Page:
When Trashy is Trendy: A Quick Guide to Trash the Dress

After the bride and groom, the wedding dress is the undisputed third star of the Big Day. You might have looked for years, spent thousands, trimmed, cropped, and dyed pieces and parts, but some of the best shots I have seem are of the cathartic (and trendy) trashing the very dress whose perfect image swished and swayed through the corridors of your mind since you got engaged.

Trash the Dress--Barak Aharon

Destruction 101: start with materials closest to you

And, after all, why shouldn’t #trashthedress have its own hashtag? The working principles behind the practice have been employed by fashion photographers for years: the art of contrast, the power of incongruity, and the sheer glow of the emotion uncorked by the whole experience has photographers and lovebirds alike looking to squeeze a dose of trashiness into the wedding week timetable.

Hats off to Las Vegas-based wedding photographer, John Michael Cooper, who got fed up with the overly orderly set of wedding pictures he himself was commissioned to take and convinced clients try a different approach—an approach that sometimes involves an ocean, a paintball park, a fully-clothed mud bath in wedding day attire.  “In fashion photography, they often put really pretty people in very ugly places. I’m applying that technique to weddings,” Cooper explained to the New York Times in 2007.

Trash the Dress--Barak Aharon

This is where the magic happens!

Since Cooper spoke to The Times in June 2007, the interest in drowning, burning, and staining wedding dresses went from a flat line to a constant high pitch.

What else has trash the dress got to offer participants?

It’s liberating in contrast to what is most often a tightly scheduled and structured period. Relatives flying in and out, dinners to be shared, contractors to pay, and tiny details to remember. Trash the dress represents everything that your wedding planner isn’t (even if she will probably book the local for this shoot)—unbridled chaos, blessed by the institution.

It relieves stress when there is really no space and little tolerance for undue expressions of annoyance or displeasure. Weddings mean smiles, hugs, and kisses which are fun for a while but can be suffocating when you know that a firm kick in the pants is not a socially sanctioned form of expression during the joyous occasion. Let it out!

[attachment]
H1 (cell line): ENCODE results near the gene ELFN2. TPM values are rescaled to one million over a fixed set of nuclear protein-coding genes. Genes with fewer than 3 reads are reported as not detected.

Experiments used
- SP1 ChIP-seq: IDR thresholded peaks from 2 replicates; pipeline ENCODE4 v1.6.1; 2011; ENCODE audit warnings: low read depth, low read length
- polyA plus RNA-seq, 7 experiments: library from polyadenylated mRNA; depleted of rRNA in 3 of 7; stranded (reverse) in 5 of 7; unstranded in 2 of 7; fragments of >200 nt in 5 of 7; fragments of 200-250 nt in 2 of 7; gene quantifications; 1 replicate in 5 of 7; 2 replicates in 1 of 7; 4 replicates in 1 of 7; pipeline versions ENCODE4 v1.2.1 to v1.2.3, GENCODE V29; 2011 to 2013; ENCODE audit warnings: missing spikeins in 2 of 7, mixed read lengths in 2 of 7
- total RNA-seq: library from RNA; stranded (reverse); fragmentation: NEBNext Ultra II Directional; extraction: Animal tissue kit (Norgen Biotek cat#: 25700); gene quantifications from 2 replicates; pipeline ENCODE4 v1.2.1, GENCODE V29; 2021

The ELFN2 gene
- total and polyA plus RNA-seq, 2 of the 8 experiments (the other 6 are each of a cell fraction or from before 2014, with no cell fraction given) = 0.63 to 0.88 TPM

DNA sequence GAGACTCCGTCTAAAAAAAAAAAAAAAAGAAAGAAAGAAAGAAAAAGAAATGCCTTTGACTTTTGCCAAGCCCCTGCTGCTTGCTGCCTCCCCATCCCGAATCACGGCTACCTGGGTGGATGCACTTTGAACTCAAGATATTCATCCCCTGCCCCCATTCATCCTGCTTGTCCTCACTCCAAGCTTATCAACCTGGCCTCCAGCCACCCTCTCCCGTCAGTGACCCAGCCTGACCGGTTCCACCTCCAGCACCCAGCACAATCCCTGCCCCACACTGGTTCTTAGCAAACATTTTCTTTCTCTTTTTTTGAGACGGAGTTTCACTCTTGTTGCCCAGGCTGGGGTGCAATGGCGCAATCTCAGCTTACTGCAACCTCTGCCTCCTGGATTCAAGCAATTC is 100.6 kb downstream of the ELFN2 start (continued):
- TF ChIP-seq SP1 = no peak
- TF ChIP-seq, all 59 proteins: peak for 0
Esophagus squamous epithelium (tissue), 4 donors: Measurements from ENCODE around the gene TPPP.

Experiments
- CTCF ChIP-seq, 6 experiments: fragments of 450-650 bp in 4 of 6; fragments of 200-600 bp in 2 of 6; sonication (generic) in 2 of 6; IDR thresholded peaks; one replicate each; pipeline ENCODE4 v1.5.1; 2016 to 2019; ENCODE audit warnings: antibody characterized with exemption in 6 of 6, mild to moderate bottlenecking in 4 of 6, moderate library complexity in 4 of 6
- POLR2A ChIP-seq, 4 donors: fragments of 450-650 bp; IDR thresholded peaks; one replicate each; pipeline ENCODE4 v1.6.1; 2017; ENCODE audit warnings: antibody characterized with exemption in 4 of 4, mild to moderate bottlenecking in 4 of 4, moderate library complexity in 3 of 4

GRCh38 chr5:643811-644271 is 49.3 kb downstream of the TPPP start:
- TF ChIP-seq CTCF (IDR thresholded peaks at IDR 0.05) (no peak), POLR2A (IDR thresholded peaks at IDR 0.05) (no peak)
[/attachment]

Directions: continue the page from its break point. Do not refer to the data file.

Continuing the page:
It creates another fun event that doesn’t stand on ceremony, require too much preplanning, rehearsals, or even coordination with too many other human beings besides your most inner circle of wedding VIPs.  Pro tip: if you need a breather after the big day, schedule trash the dress for a few days after the wedding when the fuss has died down.

It doesn’t have to cost a fortune especially if you get your wedding photographer to throw it in as part of the package. Lipaz and Gil (featured here) added this session to their list of wedding week coverage, but I will happy to photograph your dress with a layer of Mediterranean sea salt even if I didn’t shoot your wedding. Interested? There’s still time! 

Trash the Dress--Barak Aharon

Getting clean to get dirty

It doesn’t have to actually be your wedding dress. Maybe your dress really is the second object of your affection after your chosen partner, and you are not overly eager to douse it in lighter fluid for the sake of a memorable picture. Never fear—there are more white dresses to be ruined out there! Choose your stand in gown, lock the original safely in dry clean bag with a few moth balls, and get ready to make a mess!

It has so many great potential backdrops in Israel where there is no shortage of sea, sand, swamps, graffiti painted alleys, and both holy and unholy sites to accommodate any combination of dress ruining fantasy that you can cook up. Get the thing run over by a bus, take it for a swim it in the Mediterranean, or milk a cow in work boots to take down that bridal white however you like!

Up for the challenge and ready to get your hands, feet, face, and most importantly your clothes dirty?

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